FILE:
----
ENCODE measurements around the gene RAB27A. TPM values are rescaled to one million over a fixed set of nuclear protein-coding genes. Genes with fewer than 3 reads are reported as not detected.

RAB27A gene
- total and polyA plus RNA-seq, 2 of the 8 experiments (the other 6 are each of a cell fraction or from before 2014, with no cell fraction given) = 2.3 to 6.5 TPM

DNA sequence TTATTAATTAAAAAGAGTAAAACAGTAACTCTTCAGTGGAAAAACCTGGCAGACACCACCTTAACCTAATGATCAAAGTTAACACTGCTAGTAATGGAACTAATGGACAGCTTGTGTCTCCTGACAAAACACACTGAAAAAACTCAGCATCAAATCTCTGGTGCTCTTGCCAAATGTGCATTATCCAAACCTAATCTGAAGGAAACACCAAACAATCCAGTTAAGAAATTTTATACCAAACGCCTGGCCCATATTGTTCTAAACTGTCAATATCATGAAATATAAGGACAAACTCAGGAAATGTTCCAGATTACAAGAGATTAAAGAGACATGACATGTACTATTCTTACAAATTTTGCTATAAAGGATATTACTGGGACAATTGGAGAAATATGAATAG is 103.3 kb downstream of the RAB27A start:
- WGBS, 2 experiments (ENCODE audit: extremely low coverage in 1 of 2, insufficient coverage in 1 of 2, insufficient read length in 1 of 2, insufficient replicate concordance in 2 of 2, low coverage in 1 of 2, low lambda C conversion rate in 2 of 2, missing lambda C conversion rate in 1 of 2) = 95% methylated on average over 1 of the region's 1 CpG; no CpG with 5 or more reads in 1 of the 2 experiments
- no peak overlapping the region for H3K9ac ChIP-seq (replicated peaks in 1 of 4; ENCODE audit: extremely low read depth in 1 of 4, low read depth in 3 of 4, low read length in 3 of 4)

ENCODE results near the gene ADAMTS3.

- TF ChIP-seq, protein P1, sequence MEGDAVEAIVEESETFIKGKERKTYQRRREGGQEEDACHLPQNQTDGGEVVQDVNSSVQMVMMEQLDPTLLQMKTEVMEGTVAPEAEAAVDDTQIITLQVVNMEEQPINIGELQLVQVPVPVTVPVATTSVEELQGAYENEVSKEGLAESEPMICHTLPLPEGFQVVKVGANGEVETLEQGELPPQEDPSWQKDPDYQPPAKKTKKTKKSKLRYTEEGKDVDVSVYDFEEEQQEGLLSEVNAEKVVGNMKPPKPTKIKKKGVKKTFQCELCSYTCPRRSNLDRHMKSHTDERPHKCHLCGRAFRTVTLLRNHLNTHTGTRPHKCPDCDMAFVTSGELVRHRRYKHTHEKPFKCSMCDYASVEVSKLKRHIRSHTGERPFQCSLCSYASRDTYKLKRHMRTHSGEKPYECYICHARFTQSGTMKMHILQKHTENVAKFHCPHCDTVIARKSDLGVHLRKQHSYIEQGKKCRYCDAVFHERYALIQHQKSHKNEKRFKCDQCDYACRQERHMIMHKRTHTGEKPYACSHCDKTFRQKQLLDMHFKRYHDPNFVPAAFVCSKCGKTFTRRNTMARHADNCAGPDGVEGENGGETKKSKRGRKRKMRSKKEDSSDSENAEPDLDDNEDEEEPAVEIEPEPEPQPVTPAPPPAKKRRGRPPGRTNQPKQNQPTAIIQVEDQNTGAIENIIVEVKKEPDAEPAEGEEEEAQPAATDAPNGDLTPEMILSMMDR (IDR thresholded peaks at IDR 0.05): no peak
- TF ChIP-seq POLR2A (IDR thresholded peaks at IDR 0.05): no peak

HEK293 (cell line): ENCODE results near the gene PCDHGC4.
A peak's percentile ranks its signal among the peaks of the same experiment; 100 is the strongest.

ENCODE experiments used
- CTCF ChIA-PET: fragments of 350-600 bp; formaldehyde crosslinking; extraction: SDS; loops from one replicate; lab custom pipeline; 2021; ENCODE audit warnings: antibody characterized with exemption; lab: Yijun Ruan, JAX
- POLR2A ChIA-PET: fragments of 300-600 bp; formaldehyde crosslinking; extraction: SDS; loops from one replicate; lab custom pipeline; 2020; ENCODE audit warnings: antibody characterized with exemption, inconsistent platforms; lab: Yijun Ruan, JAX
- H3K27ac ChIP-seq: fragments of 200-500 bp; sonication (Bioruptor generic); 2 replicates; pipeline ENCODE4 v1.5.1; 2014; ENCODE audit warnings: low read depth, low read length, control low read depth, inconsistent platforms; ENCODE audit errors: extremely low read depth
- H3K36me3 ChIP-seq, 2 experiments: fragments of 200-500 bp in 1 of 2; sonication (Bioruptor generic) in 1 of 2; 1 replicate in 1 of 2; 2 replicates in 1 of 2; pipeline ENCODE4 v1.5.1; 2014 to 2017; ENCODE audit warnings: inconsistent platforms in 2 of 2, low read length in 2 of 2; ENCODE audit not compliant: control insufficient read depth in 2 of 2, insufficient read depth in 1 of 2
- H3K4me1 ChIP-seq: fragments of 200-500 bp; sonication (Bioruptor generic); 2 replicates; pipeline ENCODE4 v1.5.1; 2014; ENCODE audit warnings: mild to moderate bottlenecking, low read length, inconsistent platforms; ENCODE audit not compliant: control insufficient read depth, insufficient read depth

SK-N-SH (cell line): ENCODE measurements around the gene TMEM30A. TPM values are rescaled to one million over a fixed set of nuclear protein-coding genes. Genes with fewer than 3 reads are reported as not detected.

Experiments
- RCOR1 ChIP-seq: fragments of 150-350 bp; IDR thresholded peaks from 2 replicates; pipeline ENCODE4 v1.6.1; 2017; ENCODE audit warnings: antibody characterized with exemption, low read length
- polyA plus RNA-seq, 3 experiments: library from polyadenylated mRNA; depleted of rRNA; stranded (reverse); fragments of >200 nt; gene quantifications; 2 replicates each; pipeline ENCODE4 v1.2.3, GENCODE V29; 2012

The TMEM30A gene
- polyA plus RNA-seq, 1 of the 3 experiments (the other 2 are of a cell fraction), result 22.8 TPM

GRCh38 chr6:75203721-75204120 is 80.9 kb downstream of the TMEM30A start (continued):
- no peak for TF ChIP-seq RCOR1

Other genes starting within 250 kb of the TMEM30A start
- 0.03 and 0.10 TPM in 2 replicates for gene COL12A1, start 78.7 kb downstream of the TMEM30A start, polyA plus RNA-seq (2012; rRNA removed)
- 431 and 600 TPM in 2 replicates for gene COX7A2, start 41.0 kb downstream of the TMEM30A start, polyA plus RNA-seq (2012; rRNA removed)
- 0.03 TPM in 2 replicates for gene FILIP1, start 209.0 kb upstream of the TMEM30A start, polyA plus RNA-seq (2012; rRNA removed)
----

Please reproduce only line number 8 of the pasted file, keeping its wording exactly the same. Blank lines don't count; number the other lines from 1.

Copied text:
- TF ChIP-seq, protein P1, sequence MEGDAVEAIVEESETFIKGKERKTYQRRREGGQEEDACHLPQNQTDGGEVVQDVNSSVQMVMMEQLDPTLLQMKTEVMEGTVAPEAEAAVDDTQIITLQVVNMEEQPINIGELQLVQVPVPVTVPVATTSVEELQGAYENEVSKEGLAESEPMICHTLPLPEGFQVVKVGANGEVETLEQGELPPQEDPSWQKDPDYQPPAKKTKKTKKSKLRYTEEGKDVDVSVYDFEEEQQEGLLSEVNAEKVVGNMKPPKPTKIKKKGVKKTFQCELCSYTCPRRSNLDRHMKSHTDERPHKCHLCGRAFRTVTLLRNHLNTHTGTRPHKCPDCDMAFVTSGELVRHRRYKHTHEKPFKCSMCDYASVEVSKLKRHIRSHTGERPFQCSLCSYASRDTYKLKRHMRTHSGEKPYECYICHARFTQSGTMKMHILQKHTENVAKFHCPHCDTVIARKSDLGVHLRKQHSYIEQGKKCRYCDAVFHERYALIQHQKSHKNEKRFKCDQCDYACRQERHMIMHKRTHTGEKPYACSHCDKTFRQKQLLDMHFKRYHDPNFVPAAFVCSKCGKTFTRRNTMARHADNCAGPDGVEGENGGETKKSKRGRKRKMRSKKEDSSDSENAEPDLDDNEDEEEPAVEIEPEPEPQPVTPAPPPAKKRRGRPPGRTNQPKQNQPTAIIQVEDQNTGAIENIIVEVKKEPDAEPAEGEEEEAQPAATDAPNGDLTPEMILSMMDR (IDR thresholded peaks at IDR 0.05): no peak